Libya: Training and capacity Building Workshops for CSOs 2019-2020

NPWJ organises workshops to support Libyan human rights advocates in their self-organisation, coalition-building, advocacy and campaigning. The participatory workshops are tailored to meet the specific needs of Libyan human rights advocates and directed towards achieving concrete goals, such as the development of action plans to engage with Libyan and international human rights actors, including the UN Human Rights Council and the Committee on the Rights of the Child.
Based on the results of the NGOs mapping study mentioned above, NPWJ adjusted its capacity building program accordingly. Three training sessions on the United Nations Security Council’s Monitoring and Reporting Mechanism (MRM) and three other training sessions on the CRC and on advocacy and networking for the protection of the rights of the child were organised between January 2019 and February 2020 for local NGOs. These trainings benefited more than 60 Libyan activists representing more than 30 different local NGOs coming from all geographical areas in Libya.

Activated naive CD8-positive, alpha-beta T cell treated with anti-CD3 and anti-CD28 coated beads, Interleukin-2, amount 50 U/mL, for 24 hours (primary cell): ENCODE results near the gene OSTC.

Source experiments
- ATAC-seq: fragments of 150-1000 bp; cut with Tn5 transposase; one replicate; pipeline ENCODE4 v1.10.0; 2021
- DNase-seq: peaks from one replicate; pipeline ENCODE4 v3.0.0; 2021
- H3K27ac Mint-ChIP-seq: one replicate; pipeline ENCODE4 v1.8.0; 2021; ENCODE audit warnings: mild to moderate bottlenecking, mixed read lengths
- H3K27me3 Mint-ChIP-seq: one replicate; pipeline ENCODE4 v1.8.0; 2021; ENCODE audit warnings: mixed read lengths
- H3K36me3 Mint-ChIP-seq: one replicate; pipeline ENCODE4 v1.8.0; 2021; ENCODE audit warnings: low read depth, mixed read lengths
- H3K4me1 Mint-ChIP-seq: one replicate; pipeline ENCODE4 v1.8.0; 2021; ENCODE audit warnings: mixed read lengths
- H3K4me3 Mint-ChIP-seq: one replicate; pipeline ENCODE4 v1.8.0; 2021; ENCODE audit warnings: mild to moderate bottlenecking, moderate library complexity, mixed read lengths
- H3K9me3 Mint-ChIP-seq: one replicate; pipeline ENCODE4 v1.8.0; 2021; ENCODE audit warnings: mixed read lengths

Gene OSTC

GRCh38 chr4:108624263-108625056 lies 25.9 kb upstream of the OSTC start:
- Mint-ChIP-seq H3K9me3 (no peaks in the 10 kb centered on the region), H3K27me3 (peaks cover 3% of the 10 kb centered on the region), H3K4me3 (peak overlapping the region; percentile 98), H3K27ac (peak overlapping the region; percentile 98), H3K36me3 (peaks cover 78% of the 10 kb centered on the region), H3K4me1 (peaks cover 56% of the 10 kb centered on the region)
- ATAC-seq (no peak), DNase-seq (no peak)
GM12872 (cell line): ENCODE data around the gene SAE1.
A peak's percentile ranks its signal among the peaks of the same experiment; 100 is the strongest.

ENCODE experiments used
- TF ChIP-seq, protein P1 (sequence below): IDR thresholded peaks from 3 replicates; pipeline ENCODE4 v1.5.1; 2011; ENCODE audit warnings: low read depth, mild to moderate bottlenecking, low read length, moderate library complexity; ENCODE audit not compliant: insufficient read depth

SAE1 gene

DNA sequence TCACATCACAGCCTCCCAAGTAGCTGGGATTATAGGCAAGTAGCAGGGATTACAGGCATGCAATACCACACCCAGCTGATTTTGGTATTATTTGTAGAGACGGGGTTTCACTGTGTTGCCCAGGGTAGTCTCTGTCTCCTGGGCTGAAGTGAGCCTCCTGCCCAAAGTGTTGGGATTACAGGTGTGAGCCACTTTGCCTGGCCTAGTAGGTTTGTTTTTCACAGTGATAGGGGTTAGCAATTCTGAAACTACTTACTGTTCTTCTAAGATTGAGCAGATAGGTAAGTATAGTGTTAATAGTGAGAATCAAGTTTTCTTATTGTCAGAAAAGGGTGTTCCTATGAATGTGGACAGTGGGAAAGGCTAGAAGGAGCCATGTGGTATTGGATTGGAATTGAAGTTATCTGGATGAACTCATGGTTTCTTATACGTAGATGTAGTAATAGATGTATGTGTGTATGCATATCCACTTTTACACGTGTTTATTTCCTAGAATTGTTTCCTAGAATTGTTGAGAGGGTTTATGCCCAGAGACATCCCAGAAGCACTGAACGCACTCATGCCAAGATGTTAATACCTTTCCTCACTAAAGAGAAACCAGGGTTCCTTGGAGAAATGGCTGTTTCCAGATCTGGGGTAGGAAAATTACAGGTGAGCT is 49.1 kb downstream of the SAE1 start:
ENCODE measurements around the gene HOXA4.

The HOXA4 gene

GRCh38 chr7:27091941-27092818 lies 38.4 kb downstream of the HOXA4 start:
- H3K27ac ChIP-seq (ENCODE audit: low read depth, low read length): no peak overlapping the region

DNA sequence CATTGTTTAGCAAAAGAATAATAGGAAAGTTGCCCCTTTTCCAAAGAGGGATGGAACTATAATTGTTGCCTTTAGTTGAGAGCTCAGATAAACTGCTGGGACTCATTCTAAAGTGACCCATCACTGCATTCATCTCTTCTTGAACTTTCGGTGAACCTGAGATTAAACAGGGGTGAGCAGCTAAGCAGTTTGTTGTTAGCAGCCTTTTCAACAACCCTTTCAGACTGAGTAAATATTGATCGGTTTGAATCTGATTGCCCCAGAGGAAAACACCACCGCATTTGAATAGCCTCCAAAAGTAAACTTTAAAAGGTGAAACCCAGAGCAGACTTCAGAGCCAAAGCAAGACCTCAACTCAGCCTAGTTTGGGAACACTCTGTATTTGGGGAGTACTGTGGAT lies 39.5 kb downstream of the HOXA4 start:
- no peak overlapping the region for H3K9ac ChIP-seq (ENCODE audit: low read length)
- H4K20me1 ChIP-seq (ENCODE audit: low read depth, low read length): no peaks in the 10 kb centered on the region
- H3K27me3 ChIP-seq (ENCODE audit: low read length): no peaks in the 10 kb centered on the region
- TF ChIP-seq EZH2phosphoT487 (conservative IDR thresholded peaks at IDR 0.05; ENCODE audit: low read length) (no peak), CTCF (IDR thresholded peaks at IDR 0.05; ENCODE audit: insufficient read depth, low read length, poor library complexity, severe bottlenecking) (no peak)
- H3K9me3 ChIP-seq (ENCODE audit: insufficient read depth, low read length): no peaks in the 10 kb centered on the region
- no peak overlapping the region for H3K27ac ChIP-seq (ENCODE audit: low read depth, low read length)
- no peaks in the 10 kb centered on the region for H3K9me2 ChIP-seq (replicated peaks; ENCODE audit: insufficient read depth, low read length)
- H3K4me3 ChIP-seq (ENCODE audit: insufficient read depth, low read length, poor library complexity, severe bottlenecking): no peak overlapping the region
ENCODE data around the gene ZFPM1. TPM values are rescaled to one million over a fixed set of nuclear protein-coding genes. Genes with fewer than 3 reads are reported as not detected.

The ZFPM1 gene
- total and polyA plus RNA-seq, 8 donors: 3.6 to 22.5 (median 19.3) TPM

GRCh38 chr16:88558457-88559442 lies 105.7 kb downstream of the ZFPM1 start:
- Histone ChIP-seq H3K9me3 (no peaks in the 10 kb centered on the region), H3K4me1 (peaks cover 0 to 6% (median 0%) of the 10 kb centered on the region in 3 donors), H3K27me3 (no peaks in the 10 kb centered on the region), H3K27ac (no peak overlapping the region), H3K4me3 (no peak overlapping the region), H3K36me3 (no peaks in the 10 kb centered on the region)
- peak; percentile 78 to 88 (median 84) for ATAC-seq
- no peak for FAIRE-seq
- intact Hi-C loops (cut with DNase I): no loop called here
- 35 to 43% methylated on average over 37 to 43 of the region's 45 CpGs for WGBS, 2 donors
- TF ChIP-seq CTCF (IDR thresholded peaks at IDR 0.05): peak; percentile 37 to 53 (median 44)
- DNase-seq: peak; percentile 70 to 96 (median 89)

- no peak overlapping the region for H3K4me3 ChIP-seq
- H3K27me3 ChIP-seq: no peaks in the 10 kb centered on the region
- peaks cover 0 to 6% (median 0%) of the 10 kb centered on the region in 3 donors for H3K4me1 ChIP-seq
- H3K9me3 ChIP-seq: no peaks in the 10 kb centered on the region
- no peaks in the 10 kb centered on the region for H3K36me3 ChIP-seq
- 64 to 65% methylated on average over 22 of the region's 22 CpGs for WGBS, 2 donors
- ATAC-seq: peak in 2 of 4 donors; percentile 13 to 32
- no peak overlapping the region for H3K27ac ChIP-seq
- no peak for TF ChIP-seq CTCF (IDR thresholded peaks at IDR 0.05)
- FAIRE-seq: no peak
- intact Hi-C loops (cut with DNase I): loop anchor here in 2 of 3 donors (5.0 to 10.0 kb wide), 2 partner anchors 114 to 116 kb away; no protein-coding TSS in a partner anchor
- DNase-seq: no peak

In February 2020, NPWJ organised the seventh workshop for 22 participants selected from the previous workshops. The “Advanced course for Libyan civil society organisations on networking and advocacy for children’s rights” aimed at providing the necessary knowledge and skills on lobbying, advocacy and networking in the field of children's rights. 
Initially planned to be held in Libya, as all activities under the project, these training workshops were eventually held in Tunis and Hammamet (Tunisia). This decision was made in coordination with UNICEF following a security risk assessment. Indeed, since April 2019, hostilities have been concentrated around Tripoli with a declared intention on the part of the forces under Hafter’s control to take control of the capital. Air attacks and rocket launches, including against Miitigua Airport, increased before the Berlin conference of January 2020.